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of the diaphragm crosses the psoas muscles medially, forming the medial arcuate ligaments, and the quadratus lumborum muscles laterally, forming the lateral arcuate ligaments. The skeletal attachments of the lateral arcuate ligaments are the first lumbar transverse process and the midpoint of the 12th rib. The costal origins include the lower six ribs and costal cartilages, the fibres of the diaphragm interdigitating with those of transversus abdominis. The small sternal attachment comprises two muscle slips running from the back of the xiphoid process. The superior epigastric vessels run between the sternal and costal attachments; congenital herniation may occur here. The superior surface of the diaphragm is covered by pleura overlying endothoracic fascia, except where the central tendon is fused to the pericardium. The inferior surface is covered by peritoneum overlying transversalis fascia, except over the bare area of the liver and over the posterosuperior surfaces of the kidneys and suprarenal glands. In these areas the viscera lie in direct contact with the diaphragm. Structures that pass through or behind the diaphragm cross three major openings and a number of minor ones. The aortic opening, between the vertebral column and the median arcuate ligament at the level of T12, conveys the aorta, azygos vein and thoracic duct. The cisterna chyli lies behind the right crus. The oesophageal opening at the level of T10, to the left of the midline but within a loop of right crural fibres, conveys the oesophagus, branches of the left gastric vessels, and the two vagal trunks, together with a conical extension of the transversalis fascia attached to the oesophagus above the diaphragm (the phrenooesophageal ligament). Here, in the lower oesophagus, venous tributaries of the left gastric (portal) vein communicate with those of the azygos (caval). The vena caval opening is in the central tendon to the right of the midline at the level of T8, and conveys the inferior vena cava (attached to the margins of the opening) and the right phrenic nerve. The crura are pierced by the greater and lesser splanchnic nerves and by the hemiazygos vein, while the sympathetic trunks pass behind the medial and the subcostal nerves behind the lateral arcuate ligaments. The left phrenic nerve pierces the diaphragm just anterior to the central tendon. The motor nerve supply to the diaphragm is exclusively from the phrenic nerves (C3, 4, 5), which branch as they pass through the diaphragm. The line of rightleft demarcation passes through the oesophageal opening. Sensory supply to the central part of the diaphragm comes from the phrenic nerves, while the peri-phery is supplied by the lower six intercostal nerves. Blood supply comes from the intercostal, superior and inferior phrenic branches of the aorta, and anteriorly from branches of the internal thoracic artery. Hernia of abdominal contents through the diaphragm may occasionally be congenital, through defects mentioned above, but is much more commonly acquired and usually occurs through the oesophageal opening (hiatus). Traumatic hernia may also occur, where the diaphragm is torn in closed crush injuries of the trunk. u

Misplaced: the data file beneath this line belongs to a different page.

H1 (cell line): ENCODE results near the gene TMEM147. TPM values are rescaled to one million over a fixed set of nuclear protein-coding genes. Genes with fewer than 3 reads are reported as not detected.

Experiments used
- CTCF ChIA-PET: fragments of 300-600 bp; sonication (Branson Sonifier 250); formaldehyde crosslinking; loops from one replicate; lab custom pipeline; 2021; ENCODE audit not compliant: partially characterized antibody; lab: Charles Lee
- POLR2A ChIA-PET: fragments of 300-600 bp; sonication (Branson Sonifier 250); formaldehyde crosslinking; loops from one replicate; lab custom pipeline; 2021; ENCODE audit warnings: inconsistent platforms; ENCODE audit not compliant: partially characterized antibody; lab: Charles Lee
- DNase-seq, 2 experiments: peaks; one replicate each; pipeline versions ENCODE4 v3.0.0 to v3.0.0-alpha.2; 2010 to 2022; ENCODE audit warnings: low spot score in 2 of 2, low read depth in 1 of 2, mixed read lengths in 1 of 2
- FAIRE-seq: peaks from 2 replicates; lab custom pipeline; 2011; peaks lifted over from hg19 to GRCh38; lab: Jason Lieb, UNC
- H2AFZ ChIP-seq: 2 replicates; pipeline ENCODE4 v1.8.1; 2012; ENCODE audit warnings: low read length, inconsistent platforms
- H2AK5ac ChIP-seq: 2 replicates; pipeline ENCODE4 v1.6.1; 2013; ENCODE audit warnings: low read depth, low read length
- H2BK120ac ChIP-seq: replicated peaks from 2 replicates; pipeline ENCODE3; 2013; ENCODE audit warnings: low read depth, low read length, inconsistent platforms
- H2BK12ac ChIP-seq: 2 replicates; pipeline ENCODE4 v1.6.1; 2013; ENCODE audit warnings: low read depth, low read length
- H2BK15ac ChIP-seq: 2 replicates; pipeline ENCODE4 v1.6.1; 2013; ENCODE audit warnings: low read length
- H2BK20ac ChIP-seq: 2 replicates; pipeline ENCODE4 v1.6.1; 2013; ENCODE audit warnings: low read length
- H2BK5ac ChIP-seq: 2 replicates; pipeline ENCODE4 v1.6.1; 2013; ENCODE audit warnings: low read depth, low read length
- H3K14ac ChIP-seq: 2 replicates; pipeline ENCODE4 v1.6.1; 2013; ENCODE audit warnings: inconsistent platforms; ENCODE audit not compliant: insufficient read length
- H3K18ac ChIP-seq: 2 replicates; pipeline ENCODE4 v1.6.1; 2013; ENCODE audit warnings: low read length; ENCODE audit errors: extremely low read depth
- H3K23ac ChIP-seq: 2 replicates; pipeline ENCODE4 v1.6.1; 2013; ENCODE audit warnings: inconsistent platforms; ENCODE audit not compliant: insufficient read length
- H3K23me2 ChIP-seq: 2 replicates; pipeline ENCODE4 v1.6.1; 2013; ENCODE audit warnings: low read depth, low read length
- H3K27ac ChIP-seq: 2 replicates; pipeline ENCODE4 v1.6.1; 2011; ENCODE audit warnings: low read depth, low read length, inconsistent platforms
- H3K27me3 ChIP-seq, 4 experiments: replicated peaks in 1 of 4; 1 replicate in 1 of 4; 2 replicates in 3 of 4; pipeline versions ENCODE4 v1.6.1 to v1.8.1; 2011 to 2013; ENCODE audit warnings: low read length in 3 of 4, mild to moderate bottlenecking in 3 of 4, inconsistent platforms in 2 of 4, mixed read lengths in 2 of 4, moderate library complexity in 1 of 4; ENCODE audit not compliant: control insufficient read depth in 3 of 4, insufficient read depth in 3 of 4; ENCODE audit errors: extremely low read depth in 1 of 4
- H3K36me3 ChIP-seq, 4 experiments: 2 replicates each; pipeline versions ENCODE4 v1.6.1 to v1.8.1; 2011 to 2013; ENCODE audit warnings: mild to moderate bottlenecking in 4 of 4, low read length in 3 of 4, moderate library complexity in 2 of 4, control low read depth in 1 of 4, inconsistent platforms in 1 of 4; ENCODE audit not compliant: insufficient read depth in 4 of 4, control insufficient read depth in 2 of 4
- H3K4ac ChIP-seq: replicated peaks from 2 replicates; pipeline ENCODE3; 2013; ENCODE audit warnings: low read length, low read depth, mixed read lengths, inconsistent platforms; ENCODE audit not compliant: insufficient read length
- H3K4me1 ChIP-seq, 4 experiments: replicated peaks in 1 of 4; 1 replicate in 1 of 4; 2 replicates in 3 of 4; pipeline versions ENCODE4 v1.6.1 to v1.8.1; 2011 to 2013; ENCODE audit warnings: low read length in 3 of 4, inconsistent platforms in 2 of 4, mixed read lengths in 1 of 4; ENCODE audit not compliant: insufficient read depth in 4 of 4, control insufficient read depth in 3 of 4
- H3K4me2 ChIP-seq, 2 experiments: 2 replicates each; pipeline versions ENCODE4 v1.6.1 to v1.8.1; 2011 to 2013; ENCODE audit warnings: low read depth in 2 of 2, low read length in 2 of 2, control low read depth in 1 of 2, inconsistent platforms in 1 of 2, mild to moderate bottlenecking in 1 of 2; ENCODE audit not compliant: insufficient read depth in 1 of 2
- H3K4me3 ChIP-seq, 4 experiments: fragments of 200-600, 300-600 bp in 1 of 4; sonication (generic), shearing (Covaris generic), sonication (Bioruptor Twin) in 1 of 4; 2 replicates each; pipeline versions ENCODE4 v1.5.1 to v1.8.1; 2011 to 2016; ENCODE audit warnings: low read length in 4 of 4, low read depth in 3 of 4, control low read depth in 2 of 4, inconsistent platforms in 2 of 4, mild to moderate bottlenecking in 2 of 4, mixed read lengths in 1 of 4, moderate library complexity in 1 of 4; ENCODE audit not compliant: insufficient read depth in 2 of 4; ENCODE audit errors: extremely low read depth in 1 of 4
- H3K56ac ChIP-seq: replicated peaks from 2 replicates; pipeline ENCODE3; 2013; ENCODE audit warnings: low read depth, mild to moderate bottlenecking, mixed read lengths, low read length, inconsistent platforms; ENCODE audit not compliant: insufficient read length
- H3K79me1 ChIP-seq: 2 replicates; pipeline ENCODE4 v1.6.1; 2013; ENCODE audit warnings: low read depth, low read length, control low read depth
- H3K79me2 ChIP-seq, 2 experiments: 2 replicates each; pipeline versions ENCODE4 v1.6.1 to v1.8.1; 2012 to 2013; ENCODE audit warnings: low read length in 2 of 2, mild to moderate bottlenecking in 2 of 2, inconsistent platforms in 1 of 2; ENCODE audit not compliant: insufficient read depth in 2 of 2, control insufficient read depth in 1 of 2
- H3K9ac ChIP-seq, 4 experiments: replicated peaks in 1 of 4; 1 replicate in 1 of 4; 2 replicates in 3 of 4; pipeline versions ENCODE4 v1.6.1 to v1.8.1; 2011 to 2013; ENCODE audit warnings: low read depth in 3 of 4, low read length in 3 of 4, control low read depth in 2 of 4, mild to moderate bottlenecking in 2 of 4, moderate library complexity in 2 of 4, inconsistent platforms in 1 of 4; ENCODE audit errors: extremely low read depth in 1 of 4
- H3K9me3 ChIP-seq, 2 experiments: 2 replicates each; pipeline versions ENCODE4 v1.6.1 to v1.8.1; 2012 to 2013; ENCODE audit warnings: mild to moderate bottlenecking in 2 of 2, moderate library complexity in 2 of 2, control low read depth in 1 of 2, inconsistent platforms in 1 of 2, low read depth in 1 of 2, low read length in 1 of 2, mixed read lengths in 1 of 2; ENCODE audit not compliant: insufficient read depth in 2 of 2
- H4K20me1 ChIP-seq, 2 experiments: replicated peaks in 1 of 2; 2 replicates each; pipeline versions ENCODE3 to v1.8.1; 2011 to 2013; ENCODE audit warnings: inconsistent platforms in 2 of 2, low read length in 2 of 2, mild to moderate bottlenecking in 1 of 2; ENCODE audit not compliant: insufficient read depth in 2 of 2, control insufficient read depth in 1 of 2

AcidBase Balance and Arterial Blood Gas Analysis


Simon Fletcher A Dhrampal

An understanding of normal acidbase physiology, and accurate interpretation of arterial blood gas (ABG) measurements, is important for diagnosis and guiding appropriate therapy of acidbase disorders. Background Soren (1909) introduced the pH scale (pH = log10 1/[H+]), as a measure of hydrogen ion activity. A change of one pH unit represents a 10-fold change in hydrogen ion concentration. Henderson (1909) applied the Law of Mass Action to the equilibrium reaction for carbonic acid (CO2 + H2O H2CO3 H+ + HCO3 ), giving the Henderson equation: [H+] = K1 x [H2CO3]/[HCO3 ] where K1 = dissociation constant By substituting [CO2] for [H2CO3], a further equation reads: [H+] = K2 x [CO2]/[HCO3 ] Hasselbach (1916) logarithmically rearranged the above equation and introduced the partial pressure of carbon dioxide (PCO2) for [CO2] to yield the HendersonHasselbach (HH) equation. pH = pK + log10 [HCO3 ]/PCO2 x 0.23 (where 0.23 is the CO2 solubility coefficient) pH is easier to understand in this context, as the concentration of hydrogen ions is very small (normal [H+] = 40 nanomol/l). The poliomyelitis epidemic in continental Europe in the early 1950s heralded the practice of intensive care. For the first time large numbers of patients required artificial ventilation for extended periods. It was apparent that the partial pressure of CO2 in arterial blood (PaCO2) should inform this therapy. HCO3 and pH were measured, and PaCO2 derived using the HH equation, a protracted and inaccurate process. Astrup (1960) demonstrated a linear relationship between pH and log10PCO2. By measuring the pH of a blood sample, and remeasuring pH after equilibration with two different CO2 mixtures, the PCO2of the patient could be interpolated.

Simon Fletcher is a Consultant in Anaesthesia and Intensive Care at the Norfolk and Norwich Hospital, Norwich, UK. A Dhrampal is Specialist Registrar in Anaesthetics at the Norfolk and Norwich Hospital, Norwich, UK.